But that’s good. 

Onwards and Northwards tomorrow. 

   
  

 

I’m not a very good tourist really.

Been back at work a couple of weeks now. As always, the holiday is a now distant memory but I have been going through photographs this evening, partly to see what is worth sharing or printing and partly to find an entry for the Challenge. Entries have to be with the organiser (me) by the end of tomorrow, so I have found the best of a bad bunch to include.

As you will have seen, the holiday was pretty busy – not relaxing at all, really. It’s rare to have a relaxing holiday since we always try to do too much. Far too much.

I have this thing about it probably being the last time I will ever pass that way again, so have to cram as much into the visit as possible. Alternatively, a thing about seeing as much as possible on a first visit to a place (particularly on foreign jaunts) so that on a return visit a more relaxing time can be had. Only, it never works out that way. We never go back – there is always somewhere else to see, where you haven’t been before – and the whole charade starts again. No half measures of just taking a part of a place in.

I’m not a very good tourist really.

So, on reflection, what were the highlights of this holiday?

It WAS nice to go back to Bordeaux and visit Leoville Barton again. Organising it for first thing on a Monday morning, when staying 60 odd miles away on the other side of the city was a huge schoolboy error, but we got there in time and had a fantastic tour courtesy of the charming Alexandra. Our timing couldn’t have been better – the first grapes had been brought in from the vines on the Saturday and we were the first people to taste the grape juice from 2014, just starting its fermentation in the oak vessels. What a privilege.

vessels Juice

A couple of days later, while having a tour of the Chateau where we were staying (Chateau de Mole), I asked the owner about Petrus, the world’s “best” red wine. It’s only about 10 miles away from there. Apparently, until fairly recently, the property at Petrus was little more than an old farmhouse and some outbuildings. Only in the last few years has the owner built a “chateau” of any size or quality. It’s a bit of a shame, really.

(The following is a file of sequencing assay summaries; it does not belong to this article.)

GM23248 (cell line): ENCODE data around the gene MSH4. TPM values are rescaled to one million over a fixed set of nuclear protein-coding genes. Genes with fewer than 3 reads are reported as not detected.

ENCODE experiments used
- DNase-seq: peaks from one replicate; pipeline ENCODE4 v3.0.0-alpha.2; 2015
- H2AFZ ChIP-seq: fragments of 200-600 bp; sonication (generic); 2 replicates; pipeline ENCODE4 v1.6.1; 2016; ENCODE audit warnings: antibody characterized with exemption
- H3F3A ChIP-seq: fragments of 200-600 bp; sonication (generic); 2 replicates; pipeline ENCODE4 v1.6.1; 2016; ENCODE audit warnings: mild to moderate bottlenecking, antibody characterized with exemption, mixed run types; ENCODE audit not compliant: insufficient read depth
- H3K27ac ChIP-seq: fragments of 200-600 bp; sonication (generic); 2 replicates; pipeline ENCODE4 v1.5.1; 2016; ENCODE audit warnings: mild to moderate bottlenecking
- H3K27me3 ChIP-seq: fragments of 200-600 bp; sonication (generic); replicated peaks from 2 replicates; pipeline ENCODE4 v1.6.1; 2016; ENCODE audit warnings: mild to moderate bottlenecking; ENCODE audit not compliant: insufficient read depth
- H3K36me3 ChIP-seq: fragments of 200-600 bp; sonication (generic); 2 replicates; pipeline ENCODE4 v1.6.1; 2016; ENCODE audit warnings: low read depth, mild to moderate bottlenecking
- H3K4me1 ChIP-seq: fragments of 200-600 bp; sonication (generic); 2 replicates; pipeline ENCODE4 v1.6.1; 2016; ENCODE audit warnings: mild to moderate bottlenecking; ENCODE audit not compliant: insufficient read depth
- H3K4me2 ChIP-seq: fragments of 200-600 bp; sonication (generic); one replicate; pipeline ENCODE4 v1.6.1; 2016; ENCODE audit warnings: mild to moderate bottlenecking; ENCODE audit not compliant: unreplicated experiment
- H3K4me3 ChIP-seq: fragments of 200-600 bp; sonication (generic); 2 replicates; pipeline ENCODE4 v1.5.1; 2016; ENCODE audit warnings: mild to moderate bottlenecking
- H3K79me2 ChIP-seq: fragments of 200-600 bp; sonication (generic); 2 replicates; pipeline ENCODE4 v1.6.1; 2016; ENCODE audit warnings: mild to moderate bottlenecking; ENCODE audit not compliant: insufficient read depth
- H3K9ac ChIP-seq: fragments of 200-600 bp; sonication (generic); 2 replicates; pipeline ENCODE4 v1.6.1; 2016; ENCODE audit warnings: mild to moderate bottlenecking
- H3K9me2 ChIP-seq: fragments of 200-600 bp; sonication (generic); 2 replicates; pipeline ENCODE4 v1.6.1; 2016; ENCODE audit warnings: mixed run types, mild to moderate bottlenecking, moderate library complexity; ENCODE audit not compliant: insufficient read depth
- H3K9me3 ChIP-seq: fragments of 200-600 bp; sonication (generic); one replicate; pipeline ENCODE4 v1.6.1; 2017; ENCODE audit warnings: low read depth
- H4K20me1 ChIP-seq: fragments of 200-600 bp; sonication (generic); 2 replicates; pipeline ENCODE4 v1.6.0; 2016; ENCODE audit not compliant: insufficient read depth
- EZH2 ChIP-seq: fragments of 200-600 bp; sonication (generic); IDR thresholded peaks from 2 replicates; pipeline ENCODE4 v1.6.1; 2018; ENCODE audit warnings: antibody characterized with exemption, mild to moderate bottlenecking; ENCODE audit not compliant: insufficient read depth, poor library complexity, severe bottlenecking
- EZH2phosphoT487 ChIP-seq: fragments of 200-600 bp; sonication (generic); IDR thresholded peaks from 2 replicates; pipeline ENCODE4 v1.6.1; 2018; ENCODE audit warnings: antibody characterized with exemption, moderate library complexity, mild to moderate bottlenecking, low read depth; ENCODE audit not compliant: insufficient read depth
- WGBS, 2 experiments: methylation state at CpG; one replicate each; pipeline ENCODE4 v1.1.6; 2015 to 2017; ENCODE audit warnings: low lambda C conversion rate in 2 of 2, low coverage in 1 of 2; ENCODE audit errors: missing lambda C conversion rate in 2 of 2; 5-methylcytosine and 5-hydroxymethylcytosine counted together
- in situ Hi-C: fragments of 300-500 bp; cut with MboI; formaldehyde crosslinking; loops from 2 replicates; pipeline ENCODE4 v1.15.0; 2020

PetrusAs with many luxury goods, it’s the handmade and traditional methods that cost the money. Doing it properly all through the process. Plus the rarity, small production and quality of the vines and terroir of course. It’s a bit like paying £160k for a Ferrari 458, when a Jaguar for £100k will go just as fast, be as exciting to drive and so on. But what it won’t have is a handmade body or engine. It’s a bit like buying a Leica…

Moving away from Bordeaux and the region, after making a mistake with a hotel in Ambialet, we came across the bridge. The Millau Viaduct.

An earlier post on that day actually has some of the better photographs of it, taken with the iPhone, but I still cannot get over how amazing coming across it through the fog was. A sight never to be forgotten.

Millau-Viaduct

Skipping past several days, I just need to write about Monaco / Monte Carlo.

What a weird place. I described driving into the principality from the autoroute as feeling like walking into a Bond Street jewellers. They know you can’t afford anything there; you know you can’t afford anything there. But they still let you in, just to have a look around, and it’s fine so long as you know your place, and leave.

We found that Monte Carlo had policemen on every other corner. Apparently, they have monitored CCTV on every street and microphones in every lift. No local police (all brought in from France) and the locals are not allowed in the casinos.

Walking the grand prix circuit was interesting and makes you appreciate the skill and sheer lunacy of the drivers.

Cannes was nice and we had a very good lunch with an old friend who lives there and Nice the next day was the sort of city that you could live in. If you were lucky enough to have to live on the south coast of France. A really brilliant market.

And to wrap the fortnight off, a trip to Istanbul.

We met some really nice people, in the hotel, restaurants and new friends at the Challenge.

People rave about the city and it does have some stunning architecture. But I never felt comfortable there, particularly outside of the tourist areas. The streets were absolutely packed with people. It was claustrophobic, especially around the spice market and the streets leading back up the hill.

Still, if you want to see the Blue Mosque, or the Aya Sophya, you have to go there. I’m not sure about this chandelier though…

SophyaThis is a failing on my part and one that I freely acknowledge. My lack of engagement with the city will be reflected in the Challenge entry and without a doubt, the scoring.

I’m not a very good tourist really.

Oh, and Asda cocked up the processing of my films…